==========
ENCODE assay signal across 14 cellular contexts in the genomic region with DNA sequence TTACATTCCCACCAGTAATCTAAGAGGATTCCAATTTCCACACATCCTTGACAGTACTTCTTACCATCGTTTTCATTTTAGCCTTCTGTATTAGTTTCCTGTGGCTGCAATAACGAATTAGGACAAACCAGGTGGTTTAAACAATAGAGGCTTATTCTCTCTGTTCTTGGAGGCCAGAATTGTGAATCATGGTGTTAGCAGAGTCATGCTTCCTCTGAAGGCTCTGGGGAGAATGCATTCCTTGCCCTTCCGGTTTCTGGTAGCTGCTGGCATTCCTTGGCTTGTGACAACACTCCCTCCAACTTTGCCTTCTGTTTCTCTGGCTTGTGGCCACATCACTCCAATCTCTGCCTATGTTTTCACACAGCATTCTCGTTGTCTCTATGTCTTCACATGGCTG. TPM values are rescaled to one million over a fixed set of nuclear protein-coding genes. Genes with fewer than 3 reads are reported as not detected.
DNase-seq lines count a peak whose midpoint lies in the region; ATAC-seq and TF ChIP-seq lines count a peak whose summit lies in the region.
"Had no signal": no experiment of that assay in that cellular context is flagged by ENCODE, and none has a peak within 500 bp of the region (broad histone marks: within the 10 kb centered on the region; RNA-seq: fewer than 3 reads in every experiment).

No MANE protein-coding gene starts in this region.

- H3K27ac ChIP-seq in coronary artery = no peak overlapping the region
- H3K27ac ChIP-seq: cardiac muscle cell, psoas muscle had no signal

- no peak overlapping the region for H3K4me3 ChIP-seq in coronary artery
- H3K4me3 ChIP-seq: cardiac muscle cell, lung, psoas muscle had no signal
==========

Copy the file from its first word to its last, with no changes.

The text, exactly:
ENCODE assay signal across 14 cellular contexts in the genomic region with DNA sequence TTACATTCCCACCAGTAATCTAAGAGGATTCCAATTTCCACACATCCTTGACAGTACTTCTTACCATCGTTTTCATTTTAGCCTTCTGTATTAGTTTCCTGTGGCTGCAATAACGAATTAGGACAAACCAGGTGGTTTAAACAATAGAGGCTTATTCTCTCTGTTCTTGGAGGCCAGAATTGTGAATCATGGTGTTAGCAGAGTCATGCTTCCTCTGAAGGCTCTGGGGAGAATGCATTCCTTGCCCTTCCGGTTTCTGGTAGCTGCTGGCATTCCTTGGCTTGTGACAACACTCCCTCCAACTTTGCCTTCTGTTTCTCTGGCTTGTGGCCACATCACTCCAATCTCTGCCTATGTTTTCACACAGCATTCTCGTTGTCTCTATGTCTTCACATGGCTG. TPM values are rescaled to one million over a fixed set of nuclear protein-coding genes. Genes with fewer than 3 reads are reported as not detected.
DNase-seq lines count a peak whose midpoint lies in the region; ATAC-seq and TF ChIP-seq lines count a peak whose summit lies in the region.
"Had no signal": no experiment of that assay in that cellular context is flagged by ENCODE, and none has a peak within 500 bp of the region (broad histone marks: within the 10 kb centered on the region; RNA-seq: fewer than 3 reads in every experiment).

No MANE protein-coding gene starts in this region.

- H3K27ac ChIP-seq in coronary artery = no peak overlapping the region
- H3K27ac ChIP-seq: cardiac muscle cell, psoas muscle had no signal

- no peak overlapping the region for H3K4me3 ChIP-seq in coronary artery
- H3K4me3 ChIP-seq: cardiac muscle cell, lung, psoas muscle had no signal